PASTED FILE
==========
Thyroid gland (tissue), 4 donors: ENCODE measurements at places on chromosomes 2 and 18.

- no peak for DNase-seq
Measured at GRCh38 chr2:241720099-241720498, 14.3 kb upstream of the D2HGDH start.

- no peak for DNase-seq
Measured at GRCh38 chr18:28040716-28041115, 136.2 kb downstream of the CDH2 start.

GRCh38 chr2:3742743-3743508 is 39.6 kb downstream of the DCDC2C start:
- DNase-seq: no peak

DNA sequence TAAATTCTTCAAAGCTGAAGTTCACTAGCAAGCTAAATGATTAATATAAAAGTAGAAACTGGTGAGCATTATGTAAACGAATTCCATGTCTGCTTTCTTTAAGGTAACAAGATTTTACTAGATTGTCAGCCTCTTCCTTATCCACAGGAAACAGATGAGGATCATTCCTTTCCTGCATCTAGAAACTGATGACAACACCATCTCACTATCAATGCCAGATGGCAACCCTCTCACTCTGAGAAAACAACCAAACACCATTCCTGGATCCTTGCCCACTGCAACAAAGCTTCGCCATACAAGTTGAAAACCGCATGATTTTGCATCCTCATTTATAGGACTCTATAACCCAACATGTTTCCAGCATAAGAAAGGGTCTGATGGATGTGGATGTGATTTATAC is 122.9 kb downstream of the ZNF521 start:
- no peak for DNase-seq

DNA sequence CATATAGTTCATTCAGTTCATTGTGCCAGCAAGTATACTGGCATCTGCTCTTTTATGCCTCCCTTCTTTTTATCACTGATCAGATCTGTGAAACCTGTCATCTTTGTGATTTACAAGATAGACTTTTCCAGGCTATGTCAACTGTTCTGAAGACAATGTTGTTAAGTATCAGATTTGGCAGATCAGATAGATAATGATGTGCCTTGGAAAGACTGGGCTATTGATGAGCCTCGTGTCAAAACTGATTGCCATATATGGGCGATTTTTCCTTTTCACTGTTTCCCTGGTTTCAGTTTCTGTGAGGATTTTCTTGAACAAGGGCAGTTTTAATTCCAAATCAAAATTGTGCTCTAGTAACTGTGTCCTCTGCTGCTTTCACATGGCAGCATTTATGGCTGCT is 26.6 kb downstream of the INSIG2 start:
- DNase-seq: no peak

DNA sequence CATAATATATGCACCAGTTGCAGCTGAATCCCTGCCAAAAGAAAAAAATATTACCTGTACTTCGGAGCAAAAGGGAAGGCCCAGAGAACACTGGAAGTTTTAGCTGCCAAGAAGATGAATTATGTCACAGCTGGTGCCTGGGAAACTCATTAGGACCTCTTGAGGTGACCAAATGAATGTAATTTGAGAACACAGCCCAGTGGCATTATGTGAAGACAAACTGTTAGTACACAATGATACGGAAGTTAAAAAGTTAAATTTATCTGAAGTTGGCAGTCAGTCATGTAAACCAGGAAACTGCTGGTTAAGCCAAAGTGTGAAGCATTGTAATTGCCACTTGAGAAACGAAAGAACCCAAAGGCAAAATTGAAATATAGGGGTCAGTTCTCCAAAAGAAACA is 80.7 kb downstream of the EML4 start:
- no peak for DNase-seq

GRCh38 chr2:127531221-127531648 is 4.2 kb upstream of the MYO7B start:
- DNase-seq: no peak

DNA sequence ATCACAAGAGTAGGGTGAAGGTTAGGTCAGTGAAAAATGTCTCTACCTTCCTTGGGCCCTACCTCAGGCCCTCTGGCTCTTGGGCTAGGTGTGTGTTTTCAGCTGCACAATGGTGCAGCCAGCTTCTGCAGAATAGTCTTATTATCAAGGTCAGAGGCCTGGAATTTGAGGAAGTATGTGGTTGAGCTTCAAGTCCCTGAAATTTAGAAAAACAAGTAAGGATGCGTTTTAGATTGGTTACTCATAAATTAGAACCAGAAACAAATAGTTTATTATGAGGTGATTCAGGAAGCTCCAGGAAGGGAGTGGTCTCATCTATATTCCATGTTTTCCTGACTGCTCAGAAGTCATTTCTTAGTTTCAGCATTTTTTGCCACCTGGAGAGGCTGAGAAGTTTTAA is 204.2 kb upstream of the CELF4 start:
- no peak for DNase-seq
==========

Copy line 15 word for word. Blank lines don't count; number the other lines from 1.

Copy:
- DNase-seq: no peak